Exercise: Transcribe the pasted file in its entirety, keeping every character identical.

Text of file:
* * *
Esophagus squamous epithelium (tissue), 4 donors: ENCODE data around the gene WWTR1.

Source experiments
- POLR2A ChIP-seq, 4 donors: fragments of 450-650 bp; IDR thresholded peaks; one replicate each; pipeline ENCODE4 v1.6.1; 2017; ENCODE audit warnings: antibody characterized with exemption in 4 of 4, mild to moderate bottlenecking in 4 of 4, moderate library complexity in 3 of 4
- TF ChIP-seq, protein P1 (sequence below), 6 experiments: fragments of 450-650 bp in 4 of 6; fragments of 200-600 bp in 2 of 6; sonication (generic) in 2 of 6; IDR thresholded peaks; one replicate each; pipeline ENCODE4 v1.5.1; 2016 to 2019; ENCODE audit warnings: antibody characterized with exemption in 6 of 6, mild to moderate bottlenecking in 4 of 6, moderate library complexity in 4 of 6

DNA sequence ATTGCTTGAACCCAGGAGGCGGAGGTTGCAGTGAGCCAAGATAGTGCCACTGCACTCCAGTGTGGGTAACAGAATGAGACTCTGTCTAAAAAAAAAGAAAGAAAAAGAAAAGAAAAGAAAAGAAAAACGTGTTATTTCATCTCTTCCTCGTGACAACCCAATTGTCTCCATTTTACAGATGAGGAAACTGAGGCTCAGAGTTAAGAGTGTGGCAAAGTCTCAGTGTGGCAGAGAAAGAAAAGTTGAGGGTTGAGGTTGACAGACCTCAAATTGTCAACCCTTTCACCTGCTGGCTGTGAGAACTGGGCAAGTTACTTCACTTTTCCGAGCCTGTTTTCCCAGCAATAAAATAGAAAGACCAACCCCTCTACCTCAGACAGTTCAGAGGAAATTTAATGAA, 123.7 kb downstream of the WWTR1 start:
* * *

Esophagus squamous epithelium (tissue), 4 donors: ENCODE data around the gene WWTR1.

Source experiments
- POLR2A ChIP-seq, 4 donors: fragments of 450-650 bp; IDR thresholded peaks; one replicate each; pipeline ENCODE4 v1.6.1; 2017; ENCODE audit warnings: antibody characterized with exemption in 4 of 4, mild to moderate bottlenecking in 4 of 4, moderate library complexity in 3 of 4
- TF ChIP-seq, protein P1 (sequence below), 6 experiments: fragments of 450-650 bp in 4 of 6; fragments of 200-600 bp in 2 of 6; sonication (generic) in 2 of 6; IDR thresholded peaks; one replicate each; pipeline ENCODE4 v1.5.1; 2016 to 2019; ENCODE audit warnings: antibody characterized with exemption in 6 of 6, mild to moderate bottlenecking in 4 of 6, moderate library complexity in 4 of 6

DNA sequence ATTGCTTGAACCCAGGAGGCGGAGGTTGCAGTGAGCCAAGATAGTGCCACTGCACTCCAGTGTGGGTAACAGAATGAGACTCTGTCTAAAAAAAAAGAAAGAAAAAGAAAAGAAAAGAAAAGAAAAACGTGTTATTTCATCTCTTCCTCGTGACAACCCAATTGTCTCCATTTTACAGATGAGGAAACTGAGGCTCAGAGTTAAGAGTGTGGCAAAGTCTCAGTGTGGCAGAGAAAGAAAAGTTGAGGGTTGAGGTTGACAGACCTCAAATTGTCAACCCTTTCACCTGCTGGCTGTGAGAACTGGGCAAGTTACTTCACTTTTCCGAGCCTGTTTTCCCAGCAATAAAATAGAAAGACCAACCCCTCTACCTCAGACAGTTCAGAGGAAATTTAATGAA, 123.7 kb downstream of the WWTR1 start: